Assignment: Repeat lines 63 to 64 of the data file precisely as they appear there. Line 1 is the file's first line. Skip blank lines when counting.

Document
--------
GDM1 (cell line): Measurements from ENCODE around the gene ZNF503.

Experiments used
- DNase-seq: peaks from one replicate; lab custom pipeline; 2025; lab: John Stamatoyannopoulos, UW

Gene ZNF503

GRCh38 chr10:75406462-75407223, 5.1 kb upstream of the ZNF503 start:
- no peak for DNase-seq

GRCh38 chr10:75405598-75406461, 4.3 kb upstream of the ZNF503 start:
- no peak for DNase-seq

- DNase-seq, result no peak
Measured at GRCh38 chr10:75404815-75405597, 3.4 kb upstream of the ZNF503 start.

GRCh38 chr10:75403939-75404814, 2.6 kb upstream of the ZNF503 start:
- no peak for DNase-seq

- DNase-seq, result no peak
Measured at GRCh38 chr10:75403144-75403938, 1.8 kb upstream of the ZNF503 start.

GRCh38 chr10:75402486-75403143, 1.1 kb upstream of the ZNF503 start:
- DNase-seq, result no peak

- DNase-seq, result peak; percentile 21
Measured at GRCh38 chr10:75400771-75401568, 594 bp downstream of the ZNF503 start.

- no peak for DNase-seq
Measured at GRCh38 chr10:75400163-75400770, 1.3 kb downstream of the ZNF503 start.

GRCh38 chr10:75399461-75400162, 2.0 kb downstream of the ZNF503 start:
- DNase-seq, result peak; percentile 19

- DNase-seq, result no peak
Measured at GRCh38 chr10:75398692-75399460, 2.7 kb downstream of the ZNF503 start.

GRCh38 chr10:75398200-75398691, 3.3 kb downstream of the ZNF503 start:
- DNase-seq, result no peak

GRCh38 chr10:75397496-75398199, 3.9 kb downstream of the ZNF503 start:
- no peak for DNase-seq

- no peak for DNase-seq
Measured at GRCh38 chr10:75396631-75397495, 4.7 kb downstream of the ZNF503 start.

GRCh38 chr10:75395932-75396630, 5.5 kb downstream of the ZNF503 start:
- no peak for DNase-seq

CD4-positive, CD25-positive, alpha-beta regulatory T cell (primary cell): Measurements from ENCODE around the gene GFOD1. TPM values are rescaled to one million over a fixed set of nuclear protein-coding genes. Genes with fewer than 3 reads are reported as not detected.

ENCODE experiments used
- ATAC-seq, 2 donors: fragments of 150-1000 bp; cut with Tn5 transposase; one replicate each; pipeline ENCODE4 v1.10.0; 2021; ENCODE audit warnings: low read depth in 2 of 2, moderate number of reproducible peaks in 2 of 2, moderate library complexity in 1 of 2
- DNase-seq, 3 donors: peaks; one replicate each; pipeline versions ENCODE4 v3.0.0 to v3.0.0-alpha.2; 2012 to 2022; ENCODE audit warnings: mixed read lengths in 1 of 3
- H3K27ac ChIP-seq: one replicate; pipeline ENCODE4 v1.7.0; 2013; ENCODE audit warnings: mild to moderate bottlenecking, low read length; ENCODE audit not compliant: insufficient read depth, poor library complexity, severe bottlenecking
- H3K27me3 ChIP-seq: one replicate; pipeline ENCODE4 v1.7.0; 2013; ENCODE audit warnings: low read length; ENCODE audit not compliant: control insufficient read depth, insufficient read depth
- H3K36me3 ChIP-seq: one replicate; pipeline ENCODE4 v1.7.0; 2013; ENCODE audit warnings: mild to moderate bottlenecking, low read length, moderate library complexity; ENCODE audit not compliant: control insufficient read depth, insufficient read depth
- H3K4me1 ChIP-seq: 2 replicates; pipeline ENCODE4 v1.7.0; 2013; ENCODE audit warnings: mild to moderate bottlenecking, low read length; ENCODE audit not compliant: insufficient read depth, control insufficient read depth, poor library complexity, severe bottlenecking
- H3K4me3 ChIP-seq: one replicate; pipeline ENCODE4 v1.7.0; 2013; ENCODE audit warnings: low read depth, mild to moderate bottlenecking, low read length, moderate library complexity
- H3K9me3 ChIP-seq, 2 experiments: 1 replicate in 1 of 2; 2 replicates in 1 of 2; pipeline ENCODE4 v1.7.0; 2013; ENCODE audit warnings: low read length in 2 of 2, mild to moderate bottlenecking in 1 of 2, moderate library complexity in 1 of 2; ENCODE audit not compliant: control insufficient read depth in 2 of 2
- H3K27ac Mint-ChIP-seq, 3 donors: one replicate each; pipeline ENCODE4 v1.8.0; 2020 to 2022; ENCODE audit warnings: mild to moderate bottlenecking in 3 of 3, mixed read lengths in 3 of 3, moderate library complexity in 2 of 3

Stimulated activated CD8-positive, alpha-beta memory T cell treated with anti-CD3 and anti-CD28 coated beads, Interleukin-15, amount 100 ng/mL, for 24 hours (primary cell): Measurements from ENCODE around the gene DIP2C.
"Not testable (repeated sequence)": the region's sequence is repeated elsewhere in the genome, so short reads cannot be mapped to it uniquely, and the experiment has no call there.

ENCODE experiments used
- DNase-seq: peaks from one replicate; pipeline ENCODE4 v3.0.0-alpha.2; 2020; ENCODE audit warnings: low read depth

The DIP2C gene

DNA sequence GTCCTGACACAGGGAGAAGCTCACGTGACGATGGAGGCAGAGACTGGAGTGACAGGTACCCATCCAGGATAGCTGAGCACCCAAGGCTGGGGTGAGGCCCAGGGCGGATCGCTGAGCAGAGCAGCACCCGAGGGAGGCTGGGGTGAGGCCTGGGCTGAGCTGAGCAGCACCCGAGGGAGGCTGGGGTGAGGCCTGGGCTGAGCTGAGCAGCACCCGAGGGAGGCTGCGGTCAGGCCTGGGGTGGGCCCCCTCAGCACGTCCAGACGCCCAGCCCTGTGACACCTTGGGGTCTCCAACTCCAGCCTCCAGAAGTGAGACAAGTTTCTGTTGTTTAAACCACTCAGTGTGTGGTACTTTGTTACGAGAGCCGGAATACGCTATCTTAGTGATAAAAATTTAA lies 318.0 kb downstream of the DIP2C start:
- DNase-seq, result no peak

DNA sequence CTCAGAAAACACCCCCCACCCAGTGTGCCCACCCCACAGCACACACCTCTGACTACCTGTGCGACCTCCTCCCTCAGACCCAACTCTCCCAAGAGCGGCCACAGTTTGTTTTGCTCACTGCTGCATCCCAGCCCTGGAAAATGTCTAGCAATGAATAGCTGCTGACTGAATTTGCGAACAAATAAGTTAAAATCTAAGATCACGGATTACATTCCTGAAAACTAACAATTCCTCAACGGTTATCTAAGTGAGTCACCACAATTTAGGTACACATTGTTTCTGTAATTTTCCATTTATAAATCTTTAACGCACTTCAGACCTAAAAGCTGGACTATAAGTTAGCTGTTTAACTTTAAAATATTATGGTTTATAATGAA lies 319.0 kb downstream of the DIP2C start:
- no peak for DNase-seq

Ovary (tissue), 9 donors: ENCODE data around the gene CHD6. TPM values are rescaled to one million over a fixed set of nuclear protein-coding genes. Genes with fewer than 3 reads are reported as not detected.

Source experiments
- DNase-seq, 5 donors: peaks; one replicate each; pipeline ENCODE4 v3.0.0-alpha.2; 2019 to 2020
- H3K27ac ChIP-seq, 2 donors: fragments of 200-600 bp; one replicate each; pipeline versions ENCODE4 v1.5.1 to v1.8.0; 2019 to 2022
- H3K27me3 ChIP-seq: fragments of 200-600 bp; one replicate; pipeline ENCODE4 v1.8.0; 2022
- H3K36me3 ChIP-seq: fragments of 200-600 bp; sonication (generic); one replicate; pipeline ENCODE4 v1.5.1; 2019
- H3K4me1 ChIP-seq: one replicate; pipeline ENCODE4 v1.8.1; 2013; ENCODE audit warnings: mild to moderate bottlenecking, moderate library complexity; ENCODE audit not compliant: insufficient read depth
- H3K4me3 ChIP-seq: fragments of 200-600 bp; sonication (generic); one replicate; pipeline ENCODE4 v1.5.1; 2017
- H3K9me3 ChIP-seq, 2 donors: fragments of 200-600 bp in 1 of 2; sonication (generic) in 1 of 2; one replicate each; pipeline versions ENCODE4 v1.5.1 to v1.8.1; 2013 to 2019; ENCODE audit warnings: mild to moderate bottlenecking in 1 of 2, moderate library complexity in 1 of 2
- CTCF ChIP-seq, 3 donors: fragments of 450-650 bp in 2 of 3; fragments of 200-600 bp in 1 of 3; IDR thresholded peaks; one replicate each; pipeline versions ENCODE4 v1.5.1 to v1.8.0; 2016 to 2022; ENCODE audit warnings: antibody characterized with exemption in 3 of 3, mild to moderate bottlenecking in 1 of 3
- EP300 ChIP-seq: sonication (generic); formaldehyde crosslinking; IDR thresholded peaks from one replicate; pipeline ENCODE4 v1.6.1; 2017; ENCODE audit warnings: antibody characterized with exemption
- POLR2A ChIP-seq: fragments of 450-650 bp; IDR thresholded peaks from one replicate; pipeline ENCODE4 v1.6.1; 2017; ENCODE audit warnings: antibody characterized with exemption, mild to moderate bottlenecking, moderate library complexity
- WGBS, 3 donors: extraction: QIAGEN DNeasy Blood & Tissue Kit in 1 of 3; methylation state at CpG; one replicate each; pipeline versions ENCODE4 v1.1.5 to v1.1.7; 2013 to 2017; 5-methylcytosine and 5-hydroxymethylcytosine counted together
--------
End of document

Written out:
- EP300 ChIP-seq: sonication (generic); formaldehyde crosslinking; IDR thresholded peaks from one replicate; pipeline ENCODE4 v1.6.1; 2017; ENCODE audit warnings: antibody characterized with exemption
- POLR2A ChIP-seq: fragments of 450-650 bp; IDR thresholded peaks from one replicate; pipeline ENCODE4 v1.6.1; 2017; ENCODE audit warnings: antibody characterized with exemption, mild to moderate bottlenecking, moderate library complexity